For those interested in Hitchcock Woods flora, there is now an app for that.
What started as a book by Aiken resident Ken Perrine, “Trailside Flowers of Hitchcock Woods,” a photography collection featuring 221 species of wildflowers, has now become an app users can download on their iPhone or Android cellphones. The app is called Hitchcock Woods Flora.
“Guess the short of it was, Nancy (Perrine's wife) and I always loved wildflowers, and we have for 40 years taken our vacations in the North Carolina mountains,” Perrine said. “The flowers that grow up there don't grow in Miami where I originally lived. Coming to the Woods, I was just curious about what everything was. I was just driven by curiosity.”
After 300 to 400 hours over three to four months, Perrine finished his first Android app.
“I was with him half of the hours he was actually doing this,” Nancy said. “I was totally an assistant, a hold the tripod kind of thing. But we have always been interested in wildflowers; we even bought a book for our children when they were very tiny in North Carolina.”
Perrine had done industrial training work and was familiar with types of computer programming – HTML and Better Basic – before starting the app. He also served in the Navy and took a computer class in 1962. But for an app, he went as far as to buy an app book for beginners, but had no luck in figuring it out.
“I was stumbling around on the web one day, and you just type in the question about finding an easy way to develop an app for an Android,” Perrine said. “And this thing called 'Andromo,' a software development company which provides templates to guys like me so I wouldn't have to learn new languages, popped up.”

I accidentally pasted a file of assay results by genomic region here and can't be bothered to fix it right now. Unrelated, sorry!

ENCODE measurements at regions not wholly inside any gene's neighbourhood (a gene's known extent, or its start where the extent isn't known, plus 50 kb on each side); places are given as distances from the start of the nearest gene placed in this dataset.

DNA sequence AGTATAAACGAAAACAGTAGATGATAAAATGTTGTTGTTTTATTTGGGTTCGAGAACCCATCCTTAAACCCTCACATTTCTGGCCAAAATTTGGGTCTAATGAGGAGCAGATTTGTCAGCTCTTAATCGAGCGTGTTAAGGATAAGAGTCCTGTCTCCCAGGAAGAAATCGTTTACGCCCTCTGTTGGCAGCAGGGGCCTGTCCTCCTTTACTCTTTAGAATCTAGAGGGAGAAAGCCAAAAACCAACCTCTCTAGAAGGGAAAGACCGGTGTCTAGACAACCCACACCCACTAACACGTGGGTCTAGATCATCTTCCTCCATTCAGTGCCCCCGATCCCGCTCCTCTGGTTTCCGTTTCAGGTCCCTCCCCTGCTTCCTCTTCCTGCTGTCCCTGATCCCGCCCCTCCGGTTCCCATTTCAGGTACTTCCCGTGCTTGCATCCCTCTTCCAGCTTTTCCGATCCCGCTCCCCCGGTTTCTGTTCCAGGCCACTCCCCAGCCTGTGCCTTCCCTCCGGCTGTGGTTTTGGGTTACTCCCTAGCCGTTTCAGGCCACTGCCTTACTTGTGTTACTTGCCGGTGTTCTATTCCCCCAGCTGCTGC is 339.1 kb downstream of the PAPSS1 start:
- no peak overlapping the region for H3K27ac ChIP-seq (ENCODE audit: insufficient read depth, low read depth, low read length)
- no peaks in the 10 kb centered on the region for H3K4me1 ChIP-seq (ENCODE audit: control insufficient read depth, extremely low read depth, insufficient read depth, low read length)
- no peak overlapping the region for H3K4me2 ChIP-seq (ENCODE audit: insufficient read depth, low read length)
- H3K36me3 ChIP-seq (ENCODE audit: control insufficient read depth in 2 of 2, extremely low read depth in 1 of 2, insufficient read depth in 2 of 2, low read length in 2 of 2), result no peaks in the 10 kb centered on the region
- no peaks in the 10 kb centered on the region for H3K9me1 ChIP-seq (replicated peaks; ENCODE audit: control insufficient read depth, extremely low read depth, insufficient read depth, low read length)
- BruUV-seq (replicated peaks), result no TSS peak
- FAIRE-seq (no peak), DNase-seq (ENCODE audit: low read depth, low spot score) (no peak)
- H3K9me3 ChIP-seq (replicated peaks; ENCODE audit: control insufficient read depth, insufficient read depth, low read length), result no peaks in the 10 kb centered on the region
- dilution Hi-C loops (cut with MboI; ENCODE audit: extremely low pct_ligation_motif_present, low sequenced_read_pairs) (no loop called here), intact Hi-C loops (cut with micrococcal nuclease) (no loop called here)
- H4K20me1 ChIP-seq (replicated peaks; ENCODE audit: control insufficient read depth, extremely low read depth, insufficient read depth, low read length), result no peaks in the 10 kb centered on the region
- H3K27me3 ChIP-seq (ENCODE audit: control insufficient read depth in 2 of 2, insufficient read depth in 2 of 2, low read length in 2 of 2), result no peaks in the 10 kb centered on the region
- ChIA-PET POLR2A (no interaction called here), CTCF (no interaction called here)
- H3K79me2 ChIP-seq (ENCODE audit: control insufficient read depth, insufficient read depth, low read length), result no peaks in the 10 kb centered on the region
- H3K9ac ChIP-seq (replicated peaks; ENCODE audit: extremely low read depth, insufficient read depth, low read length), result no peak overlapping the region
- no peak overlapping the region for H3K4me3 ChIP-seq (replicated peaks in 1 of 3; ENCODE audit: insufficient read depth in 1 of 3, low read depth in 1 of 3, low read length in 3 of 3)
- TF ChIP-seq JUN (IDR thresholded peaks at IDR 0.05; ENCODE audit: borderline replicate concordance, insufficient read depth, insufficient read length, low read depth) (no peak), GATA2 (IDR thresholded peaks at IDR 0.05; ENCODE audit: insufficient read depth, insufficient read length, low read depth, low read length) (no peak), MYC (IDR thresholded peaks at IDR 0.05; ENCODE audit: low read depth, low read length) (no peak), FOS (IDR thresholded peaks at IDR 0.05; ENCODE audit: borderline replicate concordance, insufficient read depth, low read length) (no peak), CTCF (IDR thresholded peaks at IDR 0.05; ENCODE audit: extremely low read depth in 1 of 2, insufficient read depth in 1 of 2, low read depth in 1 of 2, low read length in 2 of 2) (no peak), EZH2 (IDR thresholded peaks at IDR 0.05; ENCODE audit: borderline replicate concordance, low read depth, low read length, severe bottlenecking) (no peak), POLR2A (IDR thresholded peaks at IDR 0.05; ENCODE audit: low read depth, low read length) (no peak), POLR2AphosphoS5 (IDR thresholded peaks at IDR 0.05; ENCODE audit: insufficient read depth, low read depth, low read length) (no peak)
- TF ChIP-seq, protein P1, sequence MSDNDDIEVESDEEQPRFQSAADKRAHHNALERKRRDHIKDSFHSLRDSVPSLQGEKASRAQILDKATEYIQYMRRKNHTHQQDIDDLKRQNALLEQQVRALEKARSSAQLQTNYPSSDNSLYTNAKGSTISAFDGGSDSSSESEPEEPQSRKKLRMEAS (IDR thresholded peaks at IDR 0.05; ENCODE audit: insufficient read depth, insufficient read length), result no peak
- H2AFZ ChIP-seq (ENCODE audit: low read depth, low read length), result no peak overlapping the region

The app not only provides pictures of the various flora found in the Woods, it offers the common name, scientific name, growth habitat, size and trail name where it's found, among other details.
The app has served its purpose. It has even educated the Perrines' granddaughter, Betsy, 8 who is homeschooled in third grade, to use the app when given assignments about trees, configurations and wildflowers throughout the Woods. Perrine hopes in the future, he can add ferns, grasses and trees to the list.
“I go out in the Woods maybe six, seven times a day with a group of guys, and sometimes Nancy and I go out in the afternoon maybe two to three times a week,” Perrine said. “As it's been for me, I hope this is an inspiration to people who use the Woods and protect the Woods.”
Doug Rabold, executive director of the Hitchcock Woods Foundation, said the Perrines have been incredibly important contributors to the Woods.
“Ken has done an extensive study of wildflowers and of the giant trees in the forest,” Rabold said. “And now with this new app, he has done with his own time and expense, it is a real gift to the Foundation and to the community who has enjoyed the Woods.”
Maayan Schechter is the city beat reporter with Aiken Standard. An Atlanta native, she has a mass communications-journalism degree from the University of North Carolina Asheville.